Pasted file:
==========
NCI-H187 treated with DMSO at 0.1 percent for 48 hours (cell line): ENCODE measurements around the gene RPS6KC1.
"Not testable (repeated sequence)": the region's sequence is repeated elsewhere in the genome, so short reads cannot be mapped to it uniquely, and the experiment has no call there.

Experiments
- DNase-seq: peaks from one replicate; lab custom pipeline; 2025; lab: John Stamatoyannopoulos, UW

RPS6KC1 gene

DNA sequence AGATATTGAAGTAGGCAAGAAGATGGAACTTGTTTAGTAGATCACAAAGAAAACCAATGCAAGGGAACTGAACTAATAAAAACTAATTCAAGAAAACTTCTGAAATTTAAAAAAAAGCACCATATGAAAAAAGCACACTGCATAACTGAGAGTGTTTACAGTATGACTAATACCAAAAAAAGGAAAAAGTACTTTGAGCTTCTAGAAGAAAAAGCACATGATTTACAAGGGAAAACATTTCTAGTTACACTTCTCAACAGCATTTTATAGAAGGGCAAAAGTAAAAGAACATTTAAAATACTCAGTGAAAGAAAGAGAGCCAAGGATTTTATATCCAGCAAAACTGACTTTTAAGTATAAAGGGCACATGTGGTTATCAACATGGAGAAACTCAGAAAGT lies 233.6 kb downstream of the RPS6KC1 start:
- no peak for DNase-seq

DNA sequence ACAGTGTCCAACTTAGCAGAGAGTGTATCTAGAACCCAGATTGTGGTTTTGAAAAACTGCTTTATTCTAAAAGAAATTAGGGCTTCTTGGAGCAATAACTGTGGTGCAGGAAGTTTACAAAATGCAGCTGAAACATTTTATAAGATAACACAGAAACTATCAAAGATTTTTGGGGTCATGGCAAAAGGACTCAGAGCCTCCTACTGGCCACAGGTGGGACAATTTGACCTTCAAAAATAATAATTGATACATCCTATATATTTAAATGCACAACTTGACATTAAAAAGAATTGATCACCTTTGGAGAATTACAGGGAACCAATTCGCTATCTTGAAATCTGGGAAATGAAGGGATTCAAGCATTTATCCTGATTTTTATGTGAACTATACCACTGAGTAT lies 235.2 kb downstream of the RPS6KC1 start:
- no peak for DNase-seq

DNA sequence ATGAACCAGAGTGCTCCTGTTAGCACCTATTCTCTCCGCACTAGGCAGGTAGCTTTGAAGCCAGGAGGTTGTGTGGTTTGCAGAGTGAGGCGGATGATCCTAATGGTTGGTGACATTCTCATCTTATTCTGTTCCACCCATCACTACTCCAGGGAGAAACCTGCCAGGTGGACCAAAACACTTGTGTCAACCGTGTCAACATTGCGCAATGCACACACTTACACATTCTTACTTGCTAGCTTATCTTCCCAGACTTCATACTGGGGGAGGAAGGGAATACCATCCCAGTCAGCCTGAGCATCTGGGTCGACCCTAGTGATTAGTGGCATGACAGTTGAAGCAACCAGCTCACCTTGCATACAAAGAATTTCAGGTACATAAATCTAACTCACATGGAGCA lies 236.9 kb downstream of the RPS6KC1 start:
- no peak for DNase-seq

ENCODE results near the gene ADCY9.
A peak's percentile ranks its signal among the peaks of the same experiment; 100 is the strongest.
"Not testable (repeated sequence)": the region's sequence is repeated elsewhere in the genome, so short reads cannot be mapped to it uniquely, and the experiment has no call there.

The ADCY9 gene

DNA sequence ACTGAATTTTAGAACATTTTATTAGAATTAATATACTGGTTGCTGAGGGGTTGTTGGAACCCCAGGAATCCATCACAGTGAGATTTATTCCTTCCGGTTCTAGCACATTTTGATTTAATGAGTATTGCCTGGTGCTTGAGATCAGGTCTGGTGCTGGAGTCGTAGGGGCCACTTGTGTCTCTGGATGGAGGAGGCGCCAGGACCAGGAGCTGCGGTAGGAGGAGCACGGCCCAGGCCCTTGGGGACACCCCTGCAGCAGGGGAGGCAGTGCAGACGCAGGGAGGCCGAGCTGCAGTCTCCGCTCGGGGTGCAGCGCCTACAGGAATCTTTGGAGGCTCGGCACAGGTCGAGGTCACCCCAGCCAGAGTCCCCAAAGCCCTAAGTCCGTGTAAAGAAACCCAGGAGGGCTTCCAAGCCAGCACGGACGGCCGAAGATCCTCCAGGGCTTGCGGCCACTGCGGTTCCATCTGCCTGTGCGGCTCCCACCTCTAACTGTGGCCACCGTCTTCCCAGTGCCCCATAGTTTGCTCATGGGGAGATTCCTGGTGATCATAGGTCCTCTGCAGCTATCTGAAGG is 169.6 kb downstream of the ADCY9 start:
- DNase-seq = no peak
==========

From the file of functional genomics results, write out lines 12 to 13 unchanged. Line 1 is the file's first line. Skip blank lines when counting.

ENCODE results near the gene ADCY9.
A peak's percentile ranks its signal among the peaks of the same experiment; 100 is the strongest.